Recalls Romay: "I was like, 'Yeah, he looks like Obama.' "

And with that, the larva of a career in $100-a-gig showbiz was hatched.

Like Puisseaux, Otero and Romay didn't overplan. That night, they put him in a business suit and planted him in the audience of Pellizcame, hoping to gauge the audience's reaction. The amiable crowd went wild when Barack Obama jumped from his seat midshow.

Life as the doppelgänger of a cultural zeitgeist isn't all it's cracked up to be, says Puisseaux.
C. Stiles
Life as the doppelgänger of a cultural zeitgeist isn't all it's cracked up to be, says Puisseaux.


Click on the image above to view photo outtakes from this article.

Romay couldn't promise him steady work, but Puisseaux needed a regular paycheck. So they worked out a unique agreement. Puisseaux would work for $8 an hour on the station's maintenance crew for up to 40 hours a week, painting walls, fixing props, repairing tile, or any other physical task that needed to be done. But when production needed "Obama," he'd be yanked to perform.

Puisseaux recently got a raise to $10 an hour, but there was little hope of a pay raise for his acting. Actors who have been at the station for years still make the $100-per-appearance scale.

After a few more in-studio appearances, Romay decided to take Puisseaux off studio grounds. For a segment titled "A Day With Obama," Romay piled Puisseaux, two actors dressed as Secret Service agents, and a cameraman into a black SUV. Their destinations: tourist-magnet Bayside Marketplace and famed Cuban lair Versailles Café.

The populace was fooled: Puisseaux was cursed by a Hillary supporter, moistened by women crying on his shoulder, and, once they arrived at Republican-hasta-muerte Versailles, chased from the property. "Their security people told us we should leave, because people might think he's the real Obama and try to stab him," Romay says. "We got scared and left."

The excursion was considered a mild success. Romay says the show's ratings didn't get much of a boost, but it was a cheap way to eat five programming minutes. Puisseaux, while a bit overwhelmed, enjoyed taking a day off from his maintenance work.

And then, a few days before this year's Democratic National Convention in Denver, a producer of América TeVe's news division contacted Romay. They had a couple of extra credentials. Would he and "Obama" like to tag along?

It was at the convention that Puisseaux realized he had slammed face-first into a global cultural zeitgeist. The experience would scare the shit out of him.

Fauxbama speaks at the Democratic National Convention.

The frenzy began on the American Airlines plane ride to Denver. A woman sitting next to Romay tapped him on the shoulder and asked if that was Barack Obama snoozing next to him. Romay explained that it was, in fact, a look-alike.

The woman wasn't satisfied. "She said, 'No, that's Barack!' " Romay recalls. "She was sure Obama was sitting in coach."

From the moment Puisseaux landed in the Colorado capital, from the airport to the hotel, whether he was wearing a suit or not, he was hounded. "He can walk around unnoticed," Romay says, "but once one person says, 'That's Obama!' — all of a sudden, we have a thousand people around us."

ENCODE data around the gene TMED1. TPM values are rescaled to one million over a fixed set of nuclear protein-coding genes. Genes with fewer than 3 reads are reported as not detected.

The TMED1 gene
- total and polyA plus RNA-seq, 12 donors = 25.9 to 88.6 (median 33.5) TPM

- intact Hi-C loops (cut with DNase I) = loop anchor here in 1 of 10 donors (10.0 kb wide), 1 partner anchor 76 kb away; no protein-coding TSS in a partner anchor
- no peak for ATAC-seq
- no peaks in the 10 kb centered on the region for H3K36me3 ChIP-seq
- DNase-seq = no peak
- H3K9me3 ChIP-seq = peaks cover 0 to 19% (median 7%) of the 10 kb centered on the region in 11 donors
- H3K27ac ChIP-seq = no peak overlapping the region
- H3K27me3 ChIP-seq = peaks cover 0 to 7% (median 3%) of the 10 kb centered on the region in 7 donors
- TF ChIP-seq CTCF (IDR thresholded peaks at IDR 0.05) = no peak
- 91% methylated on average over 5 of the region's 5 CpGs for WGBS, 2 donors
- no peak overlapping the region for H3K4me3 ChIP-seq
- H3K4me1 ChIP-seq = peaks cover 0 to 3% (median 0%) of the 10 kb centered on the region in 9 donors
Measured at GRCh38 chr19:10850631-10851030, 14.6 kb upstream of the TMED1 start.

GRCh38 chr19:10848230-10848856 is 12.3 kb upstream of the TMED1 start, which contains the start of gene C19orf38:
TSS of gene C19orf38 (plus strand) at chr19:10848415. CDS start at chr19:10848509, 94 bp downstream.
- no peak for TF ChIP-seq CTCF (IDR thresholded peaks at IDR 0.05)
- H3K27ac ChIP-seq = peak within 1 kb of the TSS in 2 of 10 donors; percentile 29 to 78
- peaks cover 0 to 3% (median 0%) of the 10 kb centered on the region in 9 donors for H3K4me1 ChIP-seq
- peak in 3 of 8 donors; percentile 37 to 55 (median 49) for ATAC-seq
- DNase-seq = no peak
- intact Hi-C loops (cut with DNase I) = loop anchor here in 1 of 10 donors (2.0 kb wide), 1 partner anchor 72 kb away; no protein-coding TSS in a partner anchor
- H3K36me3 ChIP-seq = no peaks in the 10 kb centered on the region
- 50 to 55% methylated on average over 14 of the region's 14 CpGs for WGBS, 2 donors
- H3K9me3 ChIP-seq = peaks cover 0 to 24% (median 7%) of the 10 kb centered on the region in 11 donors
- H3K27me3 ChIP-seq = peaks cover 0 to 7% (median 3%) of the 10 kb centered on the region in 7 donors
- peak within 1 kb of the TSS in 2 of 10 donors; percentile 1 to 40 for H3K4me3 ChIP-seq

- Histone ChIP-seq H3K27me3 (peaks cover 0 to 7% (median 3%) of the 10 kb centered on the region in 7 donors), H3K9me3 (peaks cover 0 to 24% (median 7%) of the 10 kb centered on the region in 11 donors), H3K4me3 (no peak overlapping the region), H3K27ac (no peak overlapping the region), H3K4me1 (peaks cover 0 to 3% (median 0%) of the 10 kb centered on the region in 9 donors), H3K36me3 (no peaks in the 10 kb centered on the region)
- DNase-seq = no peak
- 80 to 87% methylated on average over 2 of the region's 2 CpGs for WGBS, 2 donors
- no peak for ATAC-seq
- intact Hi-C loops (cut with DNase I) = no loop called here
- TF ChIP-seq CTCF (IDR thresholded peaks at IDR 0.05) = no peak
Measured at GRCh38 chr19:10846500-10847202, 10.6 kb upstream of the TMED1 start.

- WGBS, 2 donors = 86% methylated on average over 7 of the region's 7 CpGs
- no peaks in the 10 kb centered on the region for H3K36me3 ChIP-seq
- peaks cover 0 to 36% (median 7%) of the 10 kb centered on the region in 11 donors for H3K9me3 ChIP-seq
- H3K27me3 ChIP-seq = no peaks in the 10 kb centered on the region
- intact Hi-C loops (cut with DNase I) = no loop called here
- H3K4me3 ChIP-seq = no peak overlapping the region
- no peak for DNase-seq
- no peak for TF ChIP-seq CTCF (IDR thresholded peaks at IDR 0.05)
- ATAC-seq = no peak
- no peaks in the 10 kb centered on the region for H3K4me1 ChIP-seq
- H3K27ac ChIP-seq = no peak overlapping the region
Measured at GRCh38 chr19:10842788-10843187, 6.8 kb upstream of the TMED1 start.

During shoots at Invesco Field, Puisseaux became terrified of the crowds of believers who surrounded him. "Too much, too much," Puisseaux says of the experience. "Everybody is touching me and hugging me and yelling 'Obama! Obama!' I feel like I was losing myself, my identity."

Comments Romay: "He's a person who has a hard time saying no to anybody, and here he has hundreds of people swarming him, asking him for autographs and photos."

Though Puisseaux hasn't yet gained the right to vote, he had read up on Obama and come to admire him. Puisseaux began to feel his charade degraded the senator. "He refused to do anything that he felt disrespected Obama," Romay says. That included Romay's idea of Puisseaux standing on a median, holding a sign reading "Will Be President for Food."

And Puisseaux felt gravely dishonest for deceiving Obama's earnest supporters. They would clutch his frame and tearfully confess their gravest fears in a language he's yet to master. They would talk about their houses in foreclosure or their children in Iraq. At one point, Puisseaux leaned into the embrace of an especially moved fan and whispered: "Woman, I am not Obama. But if he was here, he would hug you."

By the second day in Denver, Puisseaux refused to exit the satellite truck. "He was completely stressed," Romay says. "He was chain-smoking like a chimney and calling his wife every ten minutes... He also has that Cuban macho thing. He says, 'I don't like taking orders. I'm not a trained monkey.' My other actors do whatever I say. If I say put on a wig and jump around, they will, no questions asked."

Despite Puisseaux's reluctance, Romay gathered good footage. Puisseaux, who was interviewed by the New York Times, the Rocky Mountain News, Inside Edition, and TV stations from Japan and Germany, achieved worldwide fame, if only for a day or two. And he earned a new nickname from bloggers: Fauxbama.

Puisseaux now claims he enjoyed the trip, especially his handshake with Ted Kennedy, who he says momentarily mistook him for his Senate colleague. Puisseaux had carefully rehearsed the line he fed Kennedy: "I gratefully accept my party's nomination for president of the United States."

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